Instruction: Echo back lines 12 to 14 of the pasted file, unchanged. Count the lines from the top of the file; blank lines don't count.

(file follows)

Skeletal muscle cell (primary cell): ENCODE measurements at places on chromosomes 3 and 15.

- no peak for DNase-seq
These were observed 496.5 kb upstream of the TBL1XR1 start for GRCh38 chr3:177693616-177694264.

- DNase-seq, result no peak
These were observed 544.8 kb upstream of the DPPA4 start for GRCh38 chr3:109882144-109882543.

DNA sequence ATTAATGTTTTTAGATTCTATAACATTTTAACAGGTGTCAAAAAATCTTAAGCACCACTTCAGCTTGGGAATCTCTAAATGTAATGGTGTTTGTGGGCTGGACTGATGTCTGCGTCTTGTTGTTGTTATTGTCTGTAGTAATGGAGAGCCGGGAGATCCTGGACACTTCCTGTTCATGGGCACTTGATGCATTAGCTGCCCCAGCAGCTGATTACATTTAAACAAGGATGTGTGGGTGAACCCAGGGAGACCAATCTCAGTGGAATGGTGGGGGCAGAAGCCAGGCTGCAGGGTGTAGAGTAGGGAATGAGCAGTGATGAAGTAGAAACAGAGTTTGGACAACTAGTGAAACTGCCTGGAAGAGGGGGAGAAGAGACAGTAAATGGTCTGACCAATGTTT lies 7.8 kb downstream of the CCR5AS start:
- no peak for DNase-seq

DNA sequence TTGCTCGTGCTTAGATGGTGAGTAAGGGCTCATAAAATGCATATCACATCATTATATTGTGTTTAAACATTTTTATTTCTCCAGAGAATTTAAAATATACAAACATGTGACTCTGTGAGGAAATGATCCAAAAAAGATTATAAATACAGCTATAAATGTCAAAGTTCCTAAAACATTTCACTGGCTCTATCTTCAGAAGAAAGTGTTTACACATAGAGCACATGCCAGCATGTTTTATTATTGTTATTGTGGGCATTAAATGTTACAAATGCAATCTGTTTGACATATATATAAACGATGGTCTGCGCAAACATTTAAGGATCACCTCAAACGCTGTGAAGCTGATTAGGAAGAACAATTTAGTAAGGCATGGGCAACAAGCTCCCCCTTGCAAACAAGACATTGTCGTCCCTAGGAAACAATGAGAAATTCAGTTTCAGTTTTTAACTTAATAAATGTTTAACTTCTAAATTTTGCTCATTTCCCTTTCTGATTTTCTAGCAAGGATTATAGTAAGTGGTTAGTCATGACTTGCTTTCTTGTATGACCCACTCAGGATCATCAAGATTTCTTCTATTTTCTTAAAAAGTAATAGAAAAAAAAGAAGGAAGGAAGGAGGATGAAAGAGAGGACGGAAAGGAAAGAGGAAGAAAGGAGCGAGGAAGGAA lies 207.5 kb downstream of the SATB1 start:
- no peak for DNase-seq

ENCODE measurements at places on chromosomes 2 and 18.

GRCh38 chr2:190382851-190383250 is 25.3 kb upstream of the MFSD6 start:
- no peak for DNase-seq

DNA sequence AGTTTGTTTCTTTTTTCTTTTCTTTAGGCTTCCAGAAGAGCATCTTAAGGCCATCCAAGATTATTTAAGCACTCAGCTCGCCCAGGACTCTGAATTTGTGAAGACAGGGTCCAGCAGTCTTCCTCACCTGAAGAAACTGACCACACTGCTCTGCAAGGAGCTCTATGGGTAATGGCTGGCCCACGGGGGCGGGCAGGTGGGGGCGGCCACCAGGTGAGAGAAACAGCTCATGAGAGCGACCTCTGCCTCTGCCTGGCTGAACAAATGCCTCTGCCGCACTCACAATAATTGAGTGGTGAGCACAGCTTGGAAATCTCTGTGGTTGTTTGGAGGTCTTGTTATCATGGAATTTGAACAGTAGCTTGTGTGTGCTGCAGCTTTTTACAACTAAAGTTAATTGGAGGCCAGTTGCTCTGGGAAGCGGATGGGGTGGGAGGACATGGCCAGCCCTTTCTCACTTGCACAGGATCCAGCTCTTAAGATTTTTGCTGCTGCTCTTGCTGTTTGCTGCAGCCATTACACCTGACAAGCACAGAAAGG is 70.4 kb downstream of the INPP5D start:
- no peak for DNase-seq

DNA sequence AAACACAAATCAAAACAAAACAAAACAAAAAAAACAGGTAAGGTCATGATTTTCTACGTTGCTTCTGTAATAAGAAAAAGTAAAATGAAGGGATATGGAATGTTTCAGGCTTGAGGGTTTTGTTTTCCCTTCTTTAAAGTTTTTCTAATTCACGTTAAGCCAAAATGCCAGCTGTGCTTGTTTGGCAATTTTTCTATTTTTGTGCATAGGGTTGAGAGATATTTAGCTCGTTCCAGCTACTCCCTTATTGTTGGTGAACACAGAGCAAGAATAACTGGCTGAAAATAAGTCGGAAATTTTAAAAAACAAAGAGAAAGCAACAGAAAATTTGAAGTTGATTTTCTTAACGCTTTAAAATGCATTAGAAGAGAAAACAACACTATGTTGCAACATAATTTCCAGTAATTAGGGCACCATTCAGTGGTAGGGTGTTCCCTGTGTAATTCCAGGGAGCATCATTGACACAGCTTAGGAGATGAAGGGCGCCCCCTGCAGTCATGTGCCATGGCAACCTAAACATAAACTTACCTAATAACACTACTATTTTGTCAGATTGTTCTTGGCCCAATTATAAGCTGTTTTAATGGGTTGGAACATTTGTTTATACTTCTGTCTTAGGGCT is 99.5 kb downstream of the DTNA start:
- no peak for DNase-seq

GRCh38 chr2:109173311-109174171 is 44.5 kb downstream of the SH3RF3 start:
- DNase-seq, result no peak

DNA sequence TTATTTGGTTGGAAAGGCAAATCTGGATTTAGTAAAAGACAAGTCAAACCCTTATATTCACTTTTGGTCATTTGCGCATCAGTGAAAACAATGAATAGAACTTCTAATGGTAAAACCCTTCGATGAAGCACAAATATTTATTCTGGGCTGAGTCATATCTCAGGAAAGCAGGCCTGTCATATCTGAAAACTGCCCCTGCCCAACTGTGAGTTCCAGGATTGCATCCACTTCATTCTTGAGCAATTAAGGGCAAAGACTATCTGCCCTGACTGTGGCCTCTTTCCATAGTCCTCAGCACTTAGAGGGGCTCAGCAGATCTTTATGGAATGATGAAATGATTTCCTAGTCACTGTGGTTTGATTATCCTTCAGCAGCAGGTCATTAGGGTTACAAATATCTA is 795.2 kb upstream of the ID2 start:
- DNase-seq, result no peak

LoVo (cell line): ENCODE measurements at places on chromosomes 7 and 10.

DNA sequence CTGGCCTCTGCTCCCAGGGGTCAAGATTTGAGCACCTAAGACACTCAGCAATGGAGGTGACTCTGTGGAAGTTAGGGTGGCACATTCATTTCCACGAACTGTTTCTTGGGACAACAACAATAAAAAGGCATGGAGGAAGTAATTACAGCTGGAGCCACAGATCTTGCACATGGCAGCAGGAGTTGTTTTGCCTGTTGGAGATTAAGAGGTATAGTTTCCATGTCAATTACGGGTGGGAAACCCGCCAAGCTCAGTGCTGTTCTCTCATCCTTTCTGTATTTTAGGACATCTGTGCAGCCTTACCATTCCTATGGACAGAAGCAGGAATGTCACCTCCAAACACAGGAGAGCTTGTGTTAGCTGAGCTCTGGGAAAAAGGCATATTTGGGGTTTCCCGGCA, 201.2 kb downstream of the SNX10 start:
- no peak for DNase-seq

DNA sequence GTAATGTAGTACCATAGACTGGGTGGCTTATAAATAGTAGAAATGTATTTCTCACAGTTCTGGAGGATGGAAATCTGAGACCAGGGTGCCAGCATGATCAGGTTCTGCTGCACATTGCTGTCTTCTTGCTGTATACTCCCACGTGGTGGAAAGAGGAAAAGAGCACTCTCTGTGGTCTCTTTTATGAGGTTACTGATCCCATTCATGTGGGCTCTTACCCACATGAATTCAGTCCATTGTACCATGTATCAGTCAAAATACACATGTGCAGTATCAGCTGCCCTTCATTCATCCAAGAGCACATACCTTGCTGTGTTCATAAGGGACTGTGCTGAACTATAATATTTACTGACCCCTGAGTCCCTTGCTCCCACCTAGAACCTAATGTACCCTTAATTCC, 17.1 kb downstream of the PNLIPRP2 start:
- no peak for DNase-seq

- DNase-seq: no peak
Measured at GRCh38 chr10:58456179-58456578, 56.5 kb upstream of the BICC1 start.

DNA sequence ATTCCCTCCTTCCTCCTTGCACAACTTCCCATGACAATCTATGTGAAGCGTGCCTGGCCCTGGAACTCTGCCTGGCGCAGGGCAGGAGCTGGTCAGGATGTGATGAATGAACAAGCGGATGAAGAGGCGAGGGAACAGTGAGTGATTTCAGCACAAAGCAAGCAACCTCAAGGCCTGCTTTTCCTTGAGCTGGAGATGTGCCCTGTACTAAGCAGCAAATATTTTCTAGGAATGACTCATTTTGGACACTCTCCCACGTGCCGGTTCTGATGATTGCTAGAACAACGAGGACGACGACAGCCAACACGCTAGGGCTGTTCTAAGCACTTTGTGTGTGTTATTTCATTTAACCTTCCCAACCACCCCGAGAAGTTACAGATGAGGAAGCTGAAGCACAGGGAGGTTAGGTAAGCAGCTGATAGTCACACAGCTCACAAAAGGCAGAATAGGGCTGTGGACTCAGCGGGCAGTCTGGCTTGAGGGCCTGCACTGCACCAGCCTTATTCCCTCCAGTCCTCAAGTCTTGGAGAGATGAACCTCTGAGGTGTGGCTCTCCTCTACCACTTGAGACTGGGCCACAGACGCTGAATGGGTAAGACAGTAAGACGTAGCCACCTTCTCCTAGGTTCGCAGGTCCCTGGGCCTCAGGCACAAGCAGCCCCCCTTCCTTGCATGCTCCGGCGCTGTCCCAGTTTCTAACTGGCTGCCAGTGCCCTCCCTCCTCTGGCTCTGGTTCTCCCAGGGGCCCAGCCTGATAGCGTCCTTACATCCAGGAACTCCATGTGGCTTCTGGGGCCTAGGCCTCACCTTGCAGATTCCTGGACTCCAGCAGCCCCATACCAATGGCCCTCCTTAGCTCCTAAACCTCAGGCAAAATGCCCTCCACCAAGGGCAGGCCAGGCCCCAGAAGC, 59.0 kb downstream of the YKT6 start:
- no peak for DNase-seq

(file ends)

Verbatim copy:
- no peak for DNase-seq

DNA sequence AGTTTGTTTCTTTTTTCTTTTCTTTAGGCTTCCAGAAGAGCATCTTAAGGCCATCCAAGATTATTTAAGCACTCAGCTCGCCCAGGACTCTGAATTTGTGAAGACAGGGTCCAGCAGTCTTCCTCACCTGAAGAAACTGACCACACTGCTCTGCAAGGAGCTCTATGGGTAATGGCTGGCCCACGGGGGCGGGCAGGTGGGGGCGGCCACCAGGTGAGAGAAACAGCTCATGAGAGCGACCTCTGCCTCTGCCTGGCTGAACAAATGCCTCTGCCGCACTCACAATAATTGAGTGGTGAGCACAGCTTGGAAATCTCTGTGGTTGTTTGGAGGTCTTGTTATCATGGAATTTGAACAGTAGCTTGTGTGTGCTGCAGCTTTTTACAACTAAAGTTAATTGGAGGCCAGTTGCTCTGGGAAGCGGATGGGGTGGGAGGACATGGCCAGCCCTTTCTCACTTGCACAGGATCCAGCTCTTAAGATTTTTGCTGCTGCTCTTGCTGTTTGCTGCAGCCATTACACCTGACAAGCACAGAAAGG is 70.4 kb downstream of the INPP5D start:
- no peak for DNase-seq